Supervised visitation is a type of divorce agreement that the courts might order if a family law judge believes it is in a child’s best interest to only have contact with a parent under the supervision of a neutral third party. A judge may order this type of arrangement if the parent has a history of alcohol or drug abuse, mental illness, or domestic violence, or if there is no existing relationship between the parent and child. If a judge orders supervised visitation, he or she will elect an individual – often a friend or family member – as the supervisor. Here’s what you need to know about this process and position.
Duties of a Supervised Visitation Provider
The supervised visitation provider must provide these services without pay. This job is difficult and comes with certain roles, duties, and responsibilities. You must obey the stipulations of the court order and provide a safe, structured setting conducive to the well-being of the child. You must provide these services without letting your own thoughts or opinions about the situation interfere. The non-professional supervised visitation provider has the following responsibilities:
- Not taking sides. The provider must remain a neutral, unbiased third party without expressing bad opinions about one parent to the child or other parent. The provider should not let the parent express negative comments about the other parent or talk about the court case in front of the child(ren).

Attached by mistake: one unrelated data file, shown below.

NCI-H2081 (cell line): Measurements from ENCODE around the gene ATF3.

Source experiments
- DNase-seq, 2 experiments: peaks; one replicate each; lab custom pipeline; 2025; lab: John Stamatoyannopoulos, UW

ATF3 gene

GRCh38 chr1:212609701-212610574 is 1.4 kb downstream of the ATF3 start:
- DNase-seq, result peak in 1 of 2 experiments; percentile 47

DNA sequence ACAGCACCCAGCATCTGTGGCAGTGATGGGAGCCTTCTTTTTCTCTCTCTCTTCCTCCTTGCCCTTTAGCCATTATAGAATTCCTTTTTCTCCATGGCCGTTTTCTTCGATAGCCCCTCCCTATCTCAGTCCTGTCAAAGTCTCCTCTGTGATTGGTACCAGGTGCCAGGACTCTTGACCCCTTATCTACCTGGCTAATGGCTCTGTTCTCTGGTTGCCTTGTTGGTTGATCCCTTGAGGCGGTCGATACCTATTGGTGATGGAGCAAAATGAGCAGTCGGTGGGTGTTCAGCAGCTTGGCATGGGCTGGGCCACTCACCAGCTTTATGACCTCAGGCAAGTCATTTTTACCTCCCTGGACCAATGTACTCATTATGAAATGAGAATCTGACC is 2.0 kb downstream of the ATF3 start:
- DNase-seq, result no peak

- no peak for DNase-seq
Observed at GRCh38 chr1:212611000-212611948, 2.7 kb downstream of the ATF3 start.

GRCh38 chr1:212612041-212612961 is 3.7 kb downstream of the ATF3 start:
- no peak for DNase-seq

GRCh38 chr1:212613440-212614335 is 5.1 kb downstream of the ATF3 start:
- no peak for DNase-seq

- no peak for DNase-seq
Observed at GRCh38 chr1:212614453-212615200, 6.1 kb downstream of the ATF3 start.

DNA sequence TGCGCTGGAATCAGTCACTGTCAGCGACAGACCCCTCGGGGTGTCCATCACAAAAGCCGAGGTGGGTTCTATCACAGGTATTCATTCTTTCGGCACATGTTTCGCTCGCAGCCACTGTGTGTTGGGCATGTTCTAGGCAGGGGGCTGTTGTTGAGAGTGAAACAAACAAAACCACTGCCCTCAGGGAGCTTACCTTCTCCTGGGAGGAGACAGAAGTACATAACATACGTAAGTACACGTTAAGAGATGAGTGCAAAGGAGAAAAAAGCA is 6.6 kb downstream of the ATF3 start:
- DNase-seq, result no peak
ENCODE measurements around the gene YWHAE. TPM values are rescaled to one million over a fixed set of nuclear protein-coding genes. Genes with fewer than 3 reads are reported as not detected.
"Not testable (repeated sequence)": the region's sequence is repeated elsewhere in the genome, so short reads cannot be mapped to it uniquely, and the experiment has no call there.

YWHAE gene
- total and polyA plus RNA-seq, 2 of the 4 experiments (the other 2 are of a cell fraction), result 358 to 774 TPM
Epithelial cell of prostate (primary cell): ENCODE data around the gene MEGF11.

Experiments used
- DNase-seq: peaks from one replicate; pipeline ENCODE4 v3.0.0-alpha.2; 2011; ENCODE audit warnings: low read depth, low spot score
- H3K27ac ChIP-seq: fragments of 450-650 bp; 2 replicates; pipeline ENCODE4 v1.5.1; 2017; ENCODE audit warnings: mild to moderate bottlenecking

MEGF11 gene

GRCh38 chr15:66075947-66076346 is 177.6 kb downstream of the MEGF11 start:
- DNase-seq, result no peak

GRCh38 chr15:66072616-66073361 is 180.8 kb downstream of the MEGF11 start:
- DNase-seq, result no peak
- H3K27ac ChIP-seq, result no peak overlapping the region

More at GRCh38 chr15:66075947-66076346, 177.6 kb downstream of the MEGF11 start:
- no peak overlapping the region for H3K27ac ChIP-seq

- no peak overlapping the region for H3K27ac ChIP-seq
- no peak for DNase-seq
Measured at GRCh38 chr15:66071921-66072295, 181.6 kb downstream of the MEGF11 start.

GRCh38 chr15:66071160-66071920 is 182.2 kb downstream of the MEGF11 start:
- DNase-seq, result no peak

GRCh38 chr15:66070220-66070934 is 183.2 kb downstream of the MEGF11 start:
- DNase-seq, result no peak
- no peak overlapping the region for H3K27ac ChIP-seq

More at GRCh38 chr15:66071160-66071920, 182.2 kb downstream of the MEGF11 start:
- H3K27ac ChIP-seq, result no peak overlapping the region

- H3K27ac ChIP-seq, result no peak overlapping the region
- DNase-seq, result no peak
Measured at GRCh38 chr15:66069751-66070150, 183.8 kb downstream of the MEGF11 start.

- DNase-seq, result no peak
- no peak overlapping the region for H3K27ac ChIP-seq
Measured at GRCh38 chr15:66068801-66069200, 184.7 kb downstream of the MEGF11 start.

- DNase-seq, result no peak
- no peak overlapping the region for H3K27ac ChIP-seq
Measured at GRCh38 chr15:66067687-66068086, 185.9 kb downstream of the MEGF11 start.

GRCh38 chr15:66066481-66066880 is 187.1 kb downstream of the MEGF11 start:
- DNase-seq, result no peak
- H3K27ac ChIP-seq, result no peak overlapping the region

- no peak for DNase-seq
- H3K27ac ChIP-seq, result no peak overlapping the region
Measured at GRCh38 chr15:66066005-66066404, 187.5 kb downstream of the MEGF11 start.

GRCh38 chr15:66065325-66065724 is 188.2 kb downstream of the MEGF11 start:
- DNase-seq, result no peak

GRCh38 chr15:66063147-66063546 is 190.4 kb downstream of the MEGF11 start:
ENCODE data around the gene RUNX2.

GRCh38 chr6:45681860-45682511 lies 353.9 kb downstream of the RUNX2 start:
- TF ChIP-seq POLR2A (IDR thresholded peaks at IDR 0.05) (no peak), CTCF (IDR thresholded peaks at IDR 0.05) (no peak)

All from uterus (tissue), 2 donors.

- Obeying court orders. The provider must obtain a copy of the court order from a parent and carefully read its instructions. It is up to the provider to adhere to its stipulations in terms of times, locations, and visitation rules and restrictions. The provider must be strict with the rules of the court orders at all times.
- Supervising the entire visit. One of the most important duties is to supervise the parent while with the child during the entire visit. The provider should clearly see the pair, hear all conversations, and be aware of all contact between parent and child. The provider should never allow a visit if the parent appears to be under the influence of drugs or alcohol.
- Identifying red flags of abuse. The provider should never allow the parent to spank, harm, threaten, or otherwise injure the child during the visit. The provider should watch for physical, sexual, and emotional abuse. The courts encourage non-professional providers to attend training on child abuse and how not to neglect to recognize signs.
If at any time a visit takes a bad turn, it is the provider’s responsibility to interrupt the visit, terminate it, or reschedule it for another time. This might be necessary if the child becomes distressed during the visit or if the parent somehow jeopardizes the child’s safety. The court expects providers to exert a “reasonable effort” to make sure that the visitation is safe, comfortable, and within the terms of a court order. Talk to a lawyer for more information about this job if the courts have appointed you as a non-professional supervised visitation provider in California.